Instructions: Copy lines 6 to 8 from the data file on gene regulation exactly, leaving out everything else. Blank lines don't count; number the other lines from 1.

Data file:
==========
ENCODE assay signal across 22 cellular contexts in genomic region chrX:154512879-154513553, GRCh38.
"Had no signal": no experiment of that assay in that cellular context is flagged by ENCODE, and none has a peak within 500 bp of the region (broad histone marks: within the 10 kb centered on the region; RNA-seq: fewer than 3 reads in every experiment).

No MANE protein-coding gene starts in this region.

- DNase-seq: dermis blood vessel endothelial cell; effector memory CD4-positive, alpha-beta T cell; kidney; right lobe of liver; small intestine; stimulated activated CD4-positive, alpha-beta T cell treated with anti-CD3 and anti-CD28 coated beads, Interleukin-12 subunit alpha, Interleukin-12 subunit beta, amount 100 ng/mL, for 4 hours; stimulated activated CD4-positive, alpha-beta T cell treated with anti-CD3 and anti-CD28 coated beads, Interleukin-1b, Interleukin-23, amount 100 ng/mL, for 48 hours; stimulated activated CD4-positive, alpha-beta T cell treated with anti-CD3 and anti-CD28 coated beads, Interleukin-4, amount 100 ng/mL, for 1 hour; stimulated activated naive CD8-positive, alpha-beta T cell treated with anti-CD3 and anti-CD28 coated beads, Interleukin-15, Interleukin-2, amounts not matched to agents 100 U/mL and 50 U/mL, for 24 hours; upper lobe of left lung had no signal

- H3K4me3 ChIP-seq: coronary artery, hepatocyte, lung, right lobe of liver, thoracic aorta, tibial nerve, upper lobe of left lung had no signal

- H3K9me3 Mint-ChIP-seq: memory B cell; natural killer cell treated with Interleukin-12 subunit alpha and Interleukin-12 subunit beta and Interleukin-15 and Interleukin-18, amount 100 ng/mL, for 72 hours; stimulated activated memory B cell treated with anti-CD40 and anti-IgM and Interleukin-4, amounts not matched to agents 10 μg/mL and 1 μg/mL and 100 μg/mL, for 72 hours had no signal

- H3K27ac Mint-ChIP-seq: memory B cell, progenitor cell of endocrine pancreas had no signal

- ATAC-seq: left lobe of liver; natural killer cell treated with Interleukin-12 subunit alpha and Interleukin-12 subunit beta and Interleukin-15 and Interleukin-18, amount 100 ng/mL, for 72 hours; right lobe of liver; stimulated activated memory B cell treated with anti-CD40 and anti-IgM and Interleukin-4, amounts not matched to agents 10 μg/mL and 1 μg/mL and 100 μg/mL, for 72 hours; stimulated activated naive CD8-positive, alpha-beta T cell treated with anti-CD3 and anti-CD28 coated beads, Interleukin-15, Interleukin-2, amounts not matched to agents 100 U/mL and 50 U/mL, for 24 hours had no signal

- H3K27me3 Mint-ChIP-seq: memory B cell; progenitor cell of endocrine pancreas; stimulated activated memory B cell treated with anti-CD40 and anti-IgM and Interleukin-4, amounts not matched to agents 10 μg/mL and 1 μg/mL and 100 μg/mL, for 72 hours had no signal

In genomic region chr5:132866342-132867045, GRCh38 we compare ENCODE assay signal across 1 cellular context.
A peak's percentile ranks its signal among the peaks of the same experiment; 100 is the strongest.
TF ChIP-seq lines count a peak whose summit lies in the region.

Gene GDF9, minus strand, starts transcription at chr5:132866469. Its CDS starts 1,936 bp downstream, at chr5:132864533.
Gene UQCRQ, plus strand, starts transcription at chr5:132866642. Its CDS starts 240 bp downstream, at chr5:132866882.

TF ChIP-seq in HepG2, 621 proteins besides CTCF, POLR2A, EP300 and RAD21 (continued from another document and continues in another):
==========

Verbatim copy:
- H3K9me3 Mint-ChIP-seq: memory B cell; natural killer cell treated with Interleukin-12 subunit alpha and Interleukin-12 subunit beta and Interleukin-15 and Interleukin-18, amount 100 ng/mL, for 72 hours; stimulated activated memory B cell treated with anti-CD40 and anti-IgM and Interleukin-4, amounts not matched to agents 10 μg/mL and 1 μg/mL and 100 μg/mL, for 72 hours had no signal

- H3K27ac Mint-ChIP-seq: memory B cell, progenitor cell of endocrine pancreas had no signal

- ATAC-seq: left lobe of liver; natural killer cell treated with Interleukin-12 subunit alpha and Interleukin-12 subunit beta and Interleukin-15 and Interleukin-18, amount 100 ng/mL, for 72 hours; right lobe of liver; stimulated activated memory B cell treated with anti-CD40 and anti-IgM and Interleukin-4, amounts not matched to agents 10 μg/mL and 1 μg/mL and 100 μg/mL, for 72 hours; stimulated activated naive CD8-positive, alpha-beta T cell treated with anti-CD3 and anti-CD28 coated beads, Interleukin-15, Interleukin-2, amounts not matched to agents 100 U/mL and 50 U/mL, for 24 hours had no signal